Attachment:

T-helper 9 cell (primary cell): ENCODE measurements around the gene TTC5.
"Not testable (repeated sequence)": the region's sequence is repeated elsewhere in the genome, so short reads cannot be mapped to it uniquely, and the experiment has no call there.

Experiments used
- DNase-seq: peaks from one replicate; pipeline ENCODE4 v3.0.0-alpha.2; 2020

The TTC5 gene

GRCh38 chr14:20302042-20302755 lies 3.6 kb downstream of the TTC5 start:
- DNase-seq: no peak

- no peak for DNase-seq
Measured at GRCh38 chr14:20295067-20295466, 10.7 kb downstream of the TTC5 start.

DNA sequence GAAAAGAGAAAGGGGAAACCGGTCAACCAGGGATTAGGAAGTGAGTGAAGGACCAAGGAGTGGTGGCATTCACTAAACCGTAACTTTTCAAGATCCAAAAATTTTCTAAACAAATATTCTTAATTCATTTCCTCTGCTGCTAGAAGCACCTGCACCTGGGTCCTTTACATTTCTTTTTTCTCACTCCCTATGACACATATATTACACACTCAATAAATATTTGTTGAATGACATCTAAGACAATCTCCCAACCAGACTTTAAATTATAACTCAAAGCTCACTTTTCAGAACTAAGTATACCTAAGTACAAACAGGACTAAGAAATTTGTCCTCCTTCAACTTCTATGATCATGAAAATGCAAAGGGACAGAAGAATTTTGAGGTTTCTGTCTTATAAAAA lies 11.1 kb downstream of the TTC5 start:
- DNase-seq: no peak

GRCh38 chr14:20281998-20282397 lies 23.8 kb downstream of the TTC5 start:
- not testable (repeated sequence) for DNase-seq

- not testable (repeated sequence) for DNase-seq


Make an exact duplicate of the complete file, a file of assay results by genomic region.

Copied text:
T-helper 9 cell (primary cell): ENCODE measurements around the gene TTC5.
"Not testable (repeated sequence)": the region's sequence is repeated elsewhere in the genome, so short reads cannot be mapped to it uniquely, and the experiment has no call there.

Experiments used
- DNase-seq: peaks from one replicate; pipeline ENCODE4 v3.0.0-alpha.2; 2020

The TTC5 gene

GRCh38 chr14:20302042-20302755 lies 3.6 kb downstream of the TTC5 start:
- DNase-seq: no peak

- no peak for DNase-seq
Measured at GRCh38 chr14:20295067-20295466, 10.7 kb downstream of the TTC5 start.

DNA sequence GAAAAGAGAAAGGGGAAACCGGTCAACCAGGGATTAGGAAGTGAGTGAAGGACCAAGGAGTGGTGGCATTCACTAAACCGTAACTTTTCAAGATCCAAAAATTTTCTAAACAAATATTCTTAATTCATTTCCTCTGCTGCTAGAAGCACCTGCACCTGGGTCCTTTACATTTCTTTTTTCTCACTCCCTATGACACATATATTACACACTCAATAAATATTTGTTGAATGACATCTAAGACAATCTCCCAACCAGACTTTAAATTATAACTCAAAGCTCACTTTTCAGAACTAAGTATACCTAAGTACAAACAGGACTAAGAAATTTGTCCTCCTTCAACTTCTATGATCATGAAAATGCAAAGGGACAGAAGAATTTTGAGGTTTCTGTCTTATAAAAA lies 11.1 kb downstream of the TTC5 start:
- DNase-seq: no peak

GRCh38 chr14:20281998-20282397 lies 23.8 kb downstream of the TTC5 start:
- not testable (repeated sequence) for DNase-seq

- not testable (repeated sequence) for DNase-seq